Where concerns of significant harm are not substantiated, the case should be discussed with the child, parents and other practitioners; it should be determined whether support from any services may be helpful and help secure it; and consideration should be given to whether the child’s health and development should be reassessed regularly against specific objectives and decide who has responsibility for doing this.
Where concerns of significant harm are substantiated and the child is judged to be suffering or likely to suffer significant harm, an initial child protection conference should be convened. The timing of this conference should depend on the urgency of the case and respond to the needs of the child and the nature and severity of the harm they may be facing. The initial child protection conference should take place within 15 working days of a strategy discussion, or the strategy discussion at which section 47 enquiries were initiated if more than one has been held.
Child Protection Medical Assessments
When there is a suspicion or disclosure of child abuse and/or neglect involving injury, suspected sexual abuse or serious neglect, the child should be referred to children’s services (MASH). If the child appears in need of urgent medical attention, they should be taken to the nearest accident and emergency department to be assessed and treated.
Following the MASH referral, a strategy discussion/meeting should be held. This will decide whether a medical assessment is needed and when it will take place. The medical assessment should be undertaken by an appropriate doctor with paediatric experience. This would normally take place within 24 hours, unless there are circumstances that are impacted by others policies, e.g. non-mobile infant bruising or forensic medicals for possible child sexual abuse.
The referring social worker and/or police officer should be present at the medical assessment. The referral must indicate who will attend the examination with the child. This will normally be a person with parental responsibility (unless the child is over 16 years old).
If a child who is in hospital is suspected to have suffered, or is likely to suffer, serious harm, a Section 47 referral should be made to MASH and a strategy meeting arranged before the child is discharged from hospital.
The purpose of a medical assessment is to:
- provide advice regarding investigations, treatment or interventions required, and arrange future medical follow-up where relevant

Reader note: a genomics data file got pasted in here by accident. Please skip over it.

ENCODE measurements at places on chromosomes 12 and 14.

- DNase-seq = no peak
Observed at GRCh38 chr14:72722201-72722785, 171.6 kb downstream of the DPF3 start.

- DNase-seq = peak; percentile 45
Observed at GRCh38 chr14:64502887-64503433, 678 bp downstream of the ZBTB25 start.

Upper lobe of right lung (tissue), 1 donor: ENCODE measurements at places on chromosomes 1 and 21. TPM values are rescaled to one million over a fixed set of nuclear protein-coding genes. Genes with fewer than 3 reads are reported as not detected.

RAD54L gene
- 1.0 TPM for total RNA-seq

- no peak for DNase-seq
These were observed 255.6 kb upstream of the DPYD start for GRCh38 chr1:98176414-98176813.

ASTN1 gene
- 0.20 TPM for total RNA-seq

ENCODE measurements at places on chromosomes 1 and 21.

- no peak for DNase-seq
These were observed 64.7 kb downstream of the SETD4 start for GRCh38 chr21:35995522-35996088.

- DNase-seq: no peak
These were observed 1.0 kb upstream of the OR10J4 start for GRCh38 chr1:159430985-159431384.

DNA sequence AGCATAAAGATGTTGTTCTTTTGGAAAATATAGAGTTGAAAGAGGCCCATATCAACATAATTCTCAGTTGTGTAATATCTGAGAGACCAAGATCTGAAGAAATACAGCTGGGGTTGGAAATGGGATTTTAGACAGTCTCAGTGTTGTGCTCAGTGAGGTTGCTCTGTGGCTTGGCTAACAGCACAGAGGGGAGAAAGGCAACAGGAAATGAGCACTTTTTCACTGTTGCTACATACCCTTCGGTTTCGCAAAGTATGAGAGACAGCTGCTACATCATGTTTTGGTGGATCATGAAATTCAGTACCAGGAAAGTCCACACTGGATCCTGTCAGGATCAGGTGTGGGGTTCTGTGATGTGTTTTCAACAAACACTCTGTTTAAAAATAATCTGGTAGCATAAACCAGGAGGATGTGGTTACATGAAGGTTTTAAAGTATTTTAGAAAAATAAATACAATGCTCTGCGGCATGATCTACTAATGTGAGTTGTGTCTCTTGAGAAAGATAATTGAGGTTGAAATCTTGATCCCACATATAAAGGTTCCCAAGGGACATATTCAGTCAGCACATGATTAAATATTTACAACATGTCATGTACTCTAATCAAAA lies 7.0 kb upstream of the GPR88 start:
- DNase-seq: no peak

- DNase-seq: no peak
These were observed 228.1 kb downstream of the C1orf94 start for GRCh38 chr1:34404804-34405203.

- assess the health and wellbeing of the child
- establish and document whether there is any medical evidence of abuse or neglect.
A written report giving a summary of the examination findings and preliminary opinion must be provided at the time of the examination using the Preliminary Paediatric Opinion Form. A more detailed report will be made available to children's services department and the police (as appropriate) by the paediatrician within an agreed timeframe.
Also see the HIPS Preliminary Paediatric Opinion Form.
- A child who understands what is being proposed (Gillick/Fraser competent) can consent to the assessment. It is up to the doctor to decide whether the child has the maturity and intelligence to give fully informed consent for the assessment to go ahead.
- Young people aged 16 or 17 can give consent, providing there are no grounds to doubt their capacity.
- Children under 16 who are not Gillick competent and very young children cannot give or withhold consent. Those with parental responsibility must give consent on their behalf.
- If a child is the subject of a care order, the local authority can give consent, with the parents being informed. If the child is accommodated under Section 20 of the Children Act 1989, the local authority can provide consent.
- If a child is a ward of court, the High Court can give consent.
- If there is an emergency protection order, an interim care order or a child assessment order, a family proceedings court can give consent.
Achieving Best Evidence Interviews
Any video-recorded interview serves two primary purposes. These are:
- Evidence gathering for use in the investigation and in criminal proceedings; and
- The evidence-in-chief of the witness.
In addition, any relevant information gained during the interview can also be used to inform enquiries regarding significant harm under Section 47 of the Children Act 1989 and any subsequent actions to safeguard and promote the child’s welfare, and in some cases, the welfare of other children.